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Nevada Silver Corporation Acquires Historic High-Grade Silver Mines South of the Corcoran Silver-Gold Project, Nevada, USA

TORONTO, ON / ACCESSWIRE / February 2, 2022 / Nevada Silver Corporation ("NSC" or the "Company") (TSXV:NSC)(OTCQB:NVDSF) is pleased to advise that it has filed 124 new claims and reached agreement to acquire a number of patented claims, to cover two areas of extensive historic silver mines 15 kilometers southwest of the Company's 100% owned Corcoran Silver-Gold Project and 80 kilometers north-east of Tonopah in central Nevada (Figure 1). A total of 2,800 acres of unpatented and patented claims have been secured.

The new NSC claim areas (Belmont Silver Project and the North Belmont Silver Project) surround or cover the majority of old silver workings of the Belmont silver mining camp near the historic Belmont town.

Belmont was among the earliest and richest silver mining camps in the Tonapah district with an estimated ore head-grade averaging 25 ounces per ton of silver. Historical accounts describe numerous prospect pits and mine openings of shallow underground workings with richest ore above the water table where silver occurred mostly as silver chloride (cerargyrite). Silver-bearing sulfides together with copper, molybdenum, lead, zinc and antimony minerals were reported at depth.

During the camp's silver mining heyday between 1865 and 1889 Belmont's population was about 10,000 and the town was the seat of Nye County Government. 1887 silver production from the district was estimated as $3,793,103 (1887 value) from 58,906 tons, more than $110,000,000 in today's dollars1. Most mining activities are thought to have been suspended when mine dewatering reduced the Belmont township water supply.

Belmont Silver Project

Accounts of mining activities in the main Belmont mines suggest the two principal shafts (Highbridge (110 meters) and Belmont (180 meters)) were connected on the 300-foot level and that the 500-foot level contained a ‘large tonnage of ore'. Two main vein systems were mined. The eastern veins (Highbridge and Transylvania ledges) were hosted in slate and limestone and dip easterly at 40-50 degrees. High-grade mineralization was reported adjacent to hanging walls of massive quartz veins and generally conformable with strata of Ordovician shale, quartzite and limestone.

Between 1915-17 the Monitor-Belmont Company treated some remaining mine dumps and in 1918 dewatering of old workings was undertaken by the Nevada Wonder Mining Company although no underground production was reported. There has been negligible exploration during recent decades despite high-grade silver samples (up to 5,000g/t silver) collected from remnant dumps during a surface geochemical study of the Belmont silver district by the US Geological Survey in 1985.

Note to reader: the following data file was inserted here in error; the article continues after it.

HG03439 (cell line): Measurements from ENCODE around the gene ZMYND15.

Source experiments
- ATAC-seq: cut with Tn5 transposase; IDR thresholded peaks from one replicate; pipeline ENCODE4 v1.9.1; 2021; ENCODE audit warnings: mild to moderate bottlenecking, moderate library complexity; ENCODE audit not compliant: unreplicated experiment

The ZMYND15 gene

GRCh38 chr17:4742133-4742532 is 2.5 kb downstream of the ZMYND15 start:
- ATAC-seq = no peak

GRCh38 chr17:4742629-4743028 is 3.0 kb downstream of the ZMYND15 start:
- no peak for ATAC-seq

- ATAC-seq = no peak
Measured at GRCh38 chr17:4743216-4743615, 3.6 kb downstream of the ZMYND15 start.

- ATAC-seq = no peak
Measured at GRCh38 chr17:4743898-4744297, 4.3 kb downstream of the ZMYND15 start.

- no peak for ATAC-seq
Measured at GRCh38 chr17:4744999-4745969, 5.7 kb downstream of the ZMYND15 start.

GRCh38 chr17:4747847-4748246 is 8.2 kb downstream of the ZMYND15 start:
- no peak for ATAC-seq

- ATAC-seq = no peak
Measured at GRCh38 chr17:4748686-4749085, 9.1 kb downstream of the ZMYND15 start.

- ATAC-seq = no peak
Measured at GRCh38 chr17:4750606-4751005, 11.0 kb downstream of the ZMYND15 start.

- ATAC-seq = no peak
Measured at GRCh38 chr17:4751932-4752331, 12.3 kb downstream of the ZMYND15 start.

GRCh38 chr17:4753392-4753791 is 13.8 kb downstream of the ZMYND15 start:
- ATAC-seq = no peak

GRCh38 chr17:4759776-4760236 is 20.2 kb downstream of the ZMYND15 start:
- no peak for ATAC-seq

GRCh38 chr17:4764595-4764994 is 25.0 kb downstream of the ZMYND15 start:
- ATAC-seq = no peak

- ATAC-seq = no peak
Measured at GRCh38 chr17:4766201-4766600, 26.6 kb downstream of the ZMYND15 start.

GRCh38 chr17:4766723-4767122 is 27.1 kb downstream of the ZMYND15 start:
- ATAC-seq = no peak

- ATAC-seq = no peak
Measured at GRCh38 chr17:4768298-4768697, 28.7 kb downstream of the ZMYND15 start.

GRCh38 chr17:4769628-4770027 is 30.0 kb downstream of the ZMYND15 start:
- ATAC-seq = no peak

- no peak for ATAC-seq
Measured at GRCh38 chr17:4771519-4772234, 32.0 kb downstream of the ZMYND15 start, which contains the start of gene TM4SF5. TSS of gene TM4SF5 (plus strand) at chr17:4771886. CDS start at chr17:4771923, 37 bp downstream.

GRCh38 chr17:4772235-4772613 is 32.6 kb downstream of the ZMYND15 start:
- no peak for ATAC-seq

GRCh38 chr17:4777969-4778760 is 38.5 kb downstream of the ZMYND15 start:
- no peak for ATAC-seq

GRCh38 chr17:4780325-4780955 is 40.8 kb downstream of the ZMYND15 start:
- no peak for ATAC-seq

North Belmont Silver Project

At the North Belmont Silver Project two separate clusters of historic silver workings are located in quartz vein systems hosted by Ordovician rocks. The northernmost mined area has five old shafts on a near vertical quartz-vein zone trending 030o within thin-bedded silicified limestone. Mine dumps include pyrite, galena, stibnite and tetrahedrite ore minerals.

Seven shallow inclines and numerous prospecting cuts occur in the southern workings north of Belmont town. These workings expose a NW trending quartz vein breccia zone formed along bedding planes in limestone.

Figure 1. Claim location map of Nevada Silver Corporation's Belmont Silver, North Belmont Silver and Corcoran Canyon Silver-Gold Projects.

Exploration Targets

At the Belmont Silver Project silver-base metal deposits could extend along trend from the old workings and at depth beneath the mined lodes and other near-surface, silver-quartz veins may not have been identified by early miners because of poor outcrop and widespread talus.

The depth and lateral extent of mineralization in both projects has not been determined and the Company intends to undertake mapping, geochemical assessment and surface geophysical surveys in early 2022 followed by drill testing of priority targets.


NSC's CEO Gary Lewis commented, "The addition of these projects cements NSC's footprint in an historic silver mining camp which has been overlooked for more than 100 years. Considering the very high reported silver ore grades in relatively shallow mine workings we are surprised that exploration drilling for remnant silver has not been undertaken."

"Located close to Corcoran, Belmont offers the company considerable logistic synergies for exploration and importantly, successful discovery would influence future development options."